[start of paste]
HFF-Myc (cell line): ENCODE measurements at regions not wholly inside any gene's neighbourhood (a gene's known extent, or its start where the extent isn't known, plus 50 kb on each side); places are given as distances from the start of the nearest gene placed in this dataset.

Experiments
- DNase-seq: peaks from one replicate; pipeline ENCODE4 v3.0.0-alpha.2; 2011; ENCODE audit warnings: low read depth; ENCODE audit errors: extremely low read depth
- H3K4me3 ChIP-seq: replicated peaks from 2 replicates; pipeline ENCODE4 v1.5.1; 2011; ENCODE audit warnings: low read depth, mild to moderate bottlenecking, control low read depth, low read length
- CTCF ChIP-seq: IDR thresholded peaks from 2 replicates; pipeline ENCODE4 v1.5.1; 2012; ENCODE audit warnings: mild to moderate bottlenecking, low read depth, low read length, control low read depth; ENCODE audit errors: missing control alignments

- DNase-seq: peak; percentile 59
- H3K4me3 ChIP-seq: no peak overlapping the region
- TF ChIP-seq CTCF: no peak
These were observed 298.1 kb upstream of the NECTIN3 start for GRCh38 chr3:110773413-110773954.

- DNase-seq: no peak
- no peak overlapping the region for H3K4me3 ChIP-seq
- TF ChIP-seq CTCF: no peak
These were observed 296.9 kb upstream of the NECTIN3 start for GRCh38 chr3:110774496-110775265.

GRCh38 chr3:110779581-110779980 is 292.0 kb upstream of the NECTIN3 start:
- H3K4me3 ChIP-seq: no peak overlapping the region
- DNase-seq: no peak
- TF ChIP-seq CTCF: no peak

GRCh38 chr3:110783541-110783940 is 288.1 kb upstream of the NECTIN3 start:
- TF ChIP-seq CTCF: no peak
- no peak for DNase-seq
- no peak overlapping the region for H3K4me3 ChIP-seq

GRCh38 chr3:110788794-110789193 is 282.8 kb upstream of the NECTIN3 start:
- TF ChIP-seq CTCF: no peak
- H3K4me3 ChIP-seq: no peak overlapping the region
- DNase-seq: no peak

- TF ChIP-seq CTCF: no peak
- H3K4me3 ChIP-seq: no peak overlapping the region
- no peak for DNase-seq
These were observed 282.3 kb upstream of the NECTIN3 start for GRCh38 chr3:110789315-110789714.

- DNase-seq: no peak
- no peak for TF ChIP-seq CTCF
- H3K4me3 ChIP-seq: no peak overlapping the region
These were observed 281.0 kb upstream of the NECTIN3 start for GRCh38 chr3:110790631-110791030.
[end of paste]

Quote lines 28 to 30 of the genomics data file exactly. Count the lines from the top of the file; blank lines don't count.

- no peak for DNase-seq
These were observed 282.3 kb upstream of the NECTIN3 start for GRCh38 chr3:110789315-110789714.

- DNase-seq: no peak